International Journal of Antennas and Propagation

Volume 2018 (2018), Article ID 2301052, 9 pages

https://doi.org/10.1155/2018/2301052

## Space-Time-Frequency Adaptive Processor for Multiple Interference Suppression in GNSS Applications

College of Information and Communication Engineering, Harbin Engineering University, Harbin 150001, China

Correspondence should be addressed to Lian-gang Qi; nc.ude.uebrh@gnagnailiq

Received 23 August 2017; Revised 9 January 2018; Accepted 17 January 2018; Published 24 April 2018

Academic Editor: Sotirios K. Goudos

Copyright © 2018 Qiang Guo et al. This is an open access article distributed under the Creative Commons Attribution License, which permits unrestricted use, distribution, and reproduction in any medium, provided the original work is properly cited.

#### Abstract

To enhance the multiple interference suppression performance of global navigation satellite system (GNSS) receivers without extra antenna elements, a space-time-frequency adaptive processor (STFAP) is investigated. Firstly, based on the analysis of the autocorrelation function of the multicomponent signal, we propose a common period estimation and data block technique to segment the received signal data into blocks. Secondly, the signal data in each block are short-time Fourier transformed into time-frequency (TF) domain, and the corresponding TF points with similar frequency characteristics are regrouped to structure space-time-frequency (STF) data matrixes. Finally, a space-time-frequency minimum output power- (STF-MOP) based weight calculation method is introduced to suppress multiple interfering signals according to their sparse characteristics in TF and space domains. Simulation results show that the proposed STFAP can effectively combat more wideband periodic frequency-modulated (WBPFM) interferences even some of them arriving from the same direction as GNSS signals without increasing the number of antenna elements.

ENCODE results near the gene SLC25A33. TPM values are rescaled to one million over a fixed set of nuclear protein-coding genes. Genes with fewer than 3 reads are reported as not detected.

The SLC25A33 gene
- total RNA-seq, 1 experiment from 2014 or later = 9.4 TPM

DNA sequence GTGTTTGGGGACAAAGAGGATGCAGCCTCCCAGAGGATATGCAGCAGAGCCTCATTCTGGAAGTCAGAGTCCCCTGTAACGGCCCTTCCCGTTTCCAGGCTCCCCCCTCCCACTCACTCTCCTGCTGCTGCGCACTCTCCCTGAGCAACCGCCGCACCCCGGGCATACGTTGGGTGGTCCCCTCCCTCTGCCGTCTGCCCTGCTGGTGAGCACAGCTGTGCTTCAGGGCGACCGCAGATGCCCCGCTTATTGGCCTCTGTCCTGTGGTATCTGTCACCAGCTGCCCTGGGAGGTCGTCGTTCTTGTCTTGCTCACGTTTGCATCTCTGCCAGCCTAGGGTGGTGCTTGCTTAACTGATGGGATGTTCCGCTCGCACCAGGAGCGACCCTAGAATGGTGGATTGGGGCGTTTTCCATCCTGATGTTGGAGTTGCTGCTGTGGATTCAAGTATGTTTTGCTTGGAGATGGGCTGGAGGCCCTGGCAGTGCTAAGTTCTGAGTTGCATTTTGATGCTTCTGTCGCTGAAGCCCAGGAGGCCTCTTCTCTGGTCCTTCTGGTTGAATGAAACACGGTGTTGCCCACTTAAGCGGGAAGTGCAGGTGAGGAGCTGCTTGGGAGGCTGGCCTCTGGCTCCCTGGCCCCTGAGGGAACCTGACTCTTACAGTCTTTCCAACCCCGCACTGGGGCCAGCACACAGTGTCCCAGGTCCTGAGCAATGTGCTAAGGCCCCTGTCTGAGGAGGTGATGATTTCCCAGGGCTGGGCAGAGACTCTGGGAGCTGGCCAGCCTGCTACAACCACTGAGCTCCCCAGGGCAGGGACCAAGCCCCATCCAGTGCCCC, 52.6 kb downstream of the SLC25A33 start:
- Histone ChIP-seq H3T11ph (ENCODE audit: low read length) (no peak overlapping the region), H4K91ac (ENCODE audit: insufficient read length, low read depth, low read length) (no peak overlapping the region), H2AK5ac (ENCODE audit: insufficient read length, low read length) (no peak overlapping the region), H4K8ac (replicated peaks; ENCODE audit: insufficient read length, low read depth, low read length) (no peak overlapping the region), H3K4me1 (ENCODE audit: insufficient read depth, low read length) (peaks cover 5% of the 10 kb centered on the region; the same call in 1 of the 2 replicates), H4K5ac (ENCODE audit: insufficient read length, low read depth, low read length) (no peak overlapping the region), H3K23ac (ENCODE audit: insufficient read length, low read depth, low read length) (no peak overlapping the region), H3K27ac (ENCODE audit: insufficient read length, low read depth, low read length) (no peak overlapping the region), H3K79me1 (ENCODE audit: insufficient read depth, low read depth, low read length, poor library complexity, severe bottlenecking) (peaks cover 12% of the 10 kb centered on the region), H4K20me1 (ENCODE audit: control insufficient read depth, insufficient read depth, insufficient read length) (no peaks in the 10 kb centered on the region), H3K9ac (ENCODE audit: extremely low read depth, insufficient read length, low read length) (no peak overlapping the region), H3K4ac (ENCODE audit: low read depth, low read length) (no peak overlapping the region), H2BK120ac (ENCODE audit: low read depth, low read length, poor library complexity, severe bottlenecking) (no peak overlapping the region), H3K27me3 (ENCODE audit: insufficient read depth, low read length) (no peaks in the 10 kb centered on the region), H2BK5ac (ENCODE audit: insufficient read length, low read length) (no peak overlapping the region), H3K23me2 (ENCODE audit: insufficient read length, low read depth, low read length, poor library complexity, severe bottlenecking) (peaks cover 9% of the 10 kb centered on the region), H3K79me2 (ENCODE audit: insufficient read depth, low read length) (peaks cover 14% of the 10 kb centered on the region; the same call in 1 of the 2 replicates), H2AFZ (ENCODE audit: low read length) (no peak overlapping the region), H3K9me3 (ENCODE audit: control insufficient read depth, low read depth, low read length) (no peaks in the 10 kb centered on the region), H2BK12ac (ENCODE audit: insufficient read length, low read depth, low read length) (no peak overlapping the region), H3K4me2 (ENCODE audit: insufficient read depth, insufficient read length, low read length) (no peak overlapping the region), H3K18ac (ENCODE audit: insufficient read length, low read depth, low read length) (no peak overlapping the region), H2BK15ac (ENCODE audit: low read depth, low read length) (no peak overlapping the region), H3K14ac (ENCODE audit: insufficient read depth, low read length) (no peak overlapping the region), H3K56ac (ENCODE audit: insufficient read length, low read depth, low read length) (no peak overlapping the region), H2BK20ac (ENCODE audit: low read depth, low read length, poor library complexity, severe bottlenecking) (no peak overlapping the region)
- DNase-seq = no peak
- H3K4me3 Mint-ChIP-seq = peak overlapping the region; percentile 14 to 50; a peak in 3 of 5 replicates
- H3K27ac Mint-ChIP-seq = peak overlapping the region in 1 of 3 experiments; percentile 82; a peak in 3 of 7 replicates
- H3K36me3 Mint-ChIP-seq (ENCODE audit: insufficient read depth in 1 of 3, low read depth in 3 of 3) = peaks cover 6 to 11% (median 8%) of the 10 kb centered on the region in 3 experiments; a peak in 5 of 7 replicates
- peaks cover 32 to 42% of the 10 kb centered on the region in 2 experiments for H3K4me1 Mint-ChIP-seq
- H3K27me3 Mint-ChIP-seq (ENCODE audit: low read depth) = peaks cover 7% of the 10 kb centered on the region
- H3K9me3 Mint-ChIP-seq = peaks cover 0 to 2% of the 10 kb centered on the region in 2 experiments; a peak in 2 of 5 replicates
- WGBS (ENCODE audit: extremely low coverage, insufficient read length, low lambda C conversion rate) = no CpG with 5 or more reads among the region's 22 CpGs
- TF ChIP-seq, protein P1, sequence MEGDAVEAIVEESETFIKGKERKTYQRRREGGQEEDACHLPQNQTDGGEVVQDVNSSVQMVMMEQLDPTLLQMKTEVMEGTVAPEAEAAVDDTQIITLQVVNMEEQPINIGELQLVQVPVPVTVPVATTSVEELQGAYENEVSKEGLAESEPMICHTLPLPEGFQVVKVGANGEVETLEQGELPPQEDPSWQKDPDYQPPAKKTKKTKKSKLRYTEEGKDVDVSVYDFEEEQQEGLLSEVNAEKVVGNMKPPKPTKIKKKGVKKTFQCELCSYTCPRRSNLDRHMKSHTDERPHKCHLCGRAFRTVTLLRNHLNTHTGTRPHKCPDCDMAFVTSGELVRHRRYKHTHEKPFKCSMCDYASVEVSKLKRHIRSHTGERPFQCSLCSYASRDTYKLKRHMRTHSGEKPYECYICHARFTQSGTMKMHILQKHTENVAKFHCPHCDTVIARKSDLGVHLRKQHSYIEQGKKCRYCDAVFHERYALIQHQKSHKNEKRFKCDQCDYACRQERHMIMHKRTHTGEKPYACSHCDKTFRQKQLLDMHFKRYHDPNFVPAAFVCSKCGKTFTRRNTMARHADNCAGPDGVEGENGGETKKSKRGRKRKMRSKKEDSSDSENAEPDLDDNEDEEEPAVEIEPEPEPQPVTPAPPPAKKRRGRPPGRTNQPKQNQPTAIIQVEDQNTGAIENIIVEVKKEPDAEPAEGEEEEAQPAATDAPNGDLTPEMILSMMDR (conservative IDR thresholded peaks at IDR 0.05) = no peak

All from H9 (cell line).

#### 1. Introduction